Expectedly, the planters were livid. They got articles written in the press condemning the Governor. Dr.Thwaites was called a “croaker” and dubbed “planter’s enemy” .They sneered at the botanist’s suggestion that they switch from mono-cultural plantations to cultivating other crops also. Gregory, who was initially hesitant to deviate from coffee because it was fetching high prices abroad, was finally convinced that mono-cropping was fraught with danger. With scientific inputs and practical advice from Sir William Thistleton-Dyer from Kew Gardens and Colonial Office officials R.G.W.Herbert and R.Meade, seeds and pamphlets on diversifying plantation agriculture were distributed. Thwaite’s enthusiastic participation in this process made the Botanical Garden in Ceylon a seeds and ideas provider to several British colonies.
In 1876, Gregory opened botanical gardens in Henaratgoda to grow tropical plants which could not be cultivated at higher elevations in Peradeniya and Hakgala. His aim was not only to help the planters diversify and survive the blight, but to help small local peasants make money and improve their standard of living. In the words of Bastiampillai: “Gregory systematically encouraged, for the first time, the peasantry of the Ceylonese to take to commercial agriculture.”
In the same year, Gregory learnt that the coffee grown in Liberia in Africa, was sturdy and resistant to the disease, that it could be grown in low areas, and that Liberian coffee was fetching high prices in America. He obtained Liberian seeds and set up a demonstration plant in Pasdun Korale for the benefit of local peasant farmers. However, Liberian coffee plants also fell victim to the same fungal disease Hemeleia Vastatrix.
All attempts to find a cure for Hemeleia Vastatrix failed. But hope of getting round the problem was not lost. In 1860, Sir Clements Markham had secured Cinchona seeds from Peru and Ecuador in South America and sent them to Ceylon to be experimentally grown in Hakgala. Cinchona was used to extract quinine, an antidote to malaria which was then ravaging tropical lands including Ceylon. In 1873, under Gregory’s watch, Ceylon followed the example of the Dutch in the East Indies and stated cinchona plantations. Production increased, and cinchona seeds, which were given free initially, began to be sold. And sales mounted. Peasant farmers in Ratnapura and Matale also set up private nurseries to meet the rising demand.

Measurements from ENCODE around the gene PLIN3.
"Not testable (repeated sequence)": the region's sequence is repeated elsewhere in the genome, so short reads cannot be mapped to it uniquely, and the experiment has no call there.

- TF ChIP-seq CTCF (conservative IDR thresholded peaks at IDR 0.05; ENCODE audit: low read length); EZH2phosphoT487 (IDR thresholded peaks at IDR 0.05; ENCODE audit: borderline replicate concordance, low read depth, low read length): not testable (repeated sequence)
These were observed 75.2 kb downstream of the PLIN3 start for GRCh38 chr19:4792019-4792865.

Meanwhile in 1876, Gregory tried to get from Java, in the Dutch East Indies, better seeds known as Calisaya and Ledgeriana, but these were damaged in transit. However, the acreage under Cinchona grew from 500 in 1872 to 6000 in 1876. Interestingly, cinchona was never grown as an independent crop but only as a subsidiary one in coffee plantations. Nevertheless, the crop had played the useful role of helping planters survive the coffee blight.
Although experiments to grow Assam and Chinese tea in the Botanical Garden had begun in 1845, tea became a major Ceylonese crop only in 1885. Gregory encouraged its cultivation as a plantation crop in 1872 and 1873 when he found that in England, Ceylon tea was adjudged the best. It could be grown in the higher reaches where coffee could not be.
But tea, unlike coffee, needed a resident population of workers. Fortunately for Gregory, labor was easily available from neighboring South India. By the 1874, tea growing had expanded from Nuwara Eliya to Kegalle and Ratnapura. By the 1890s, Hemeleia Vastatrix had brought the curtains down on coffee’s reign over Ceylon, and tea had become the new queen of the island.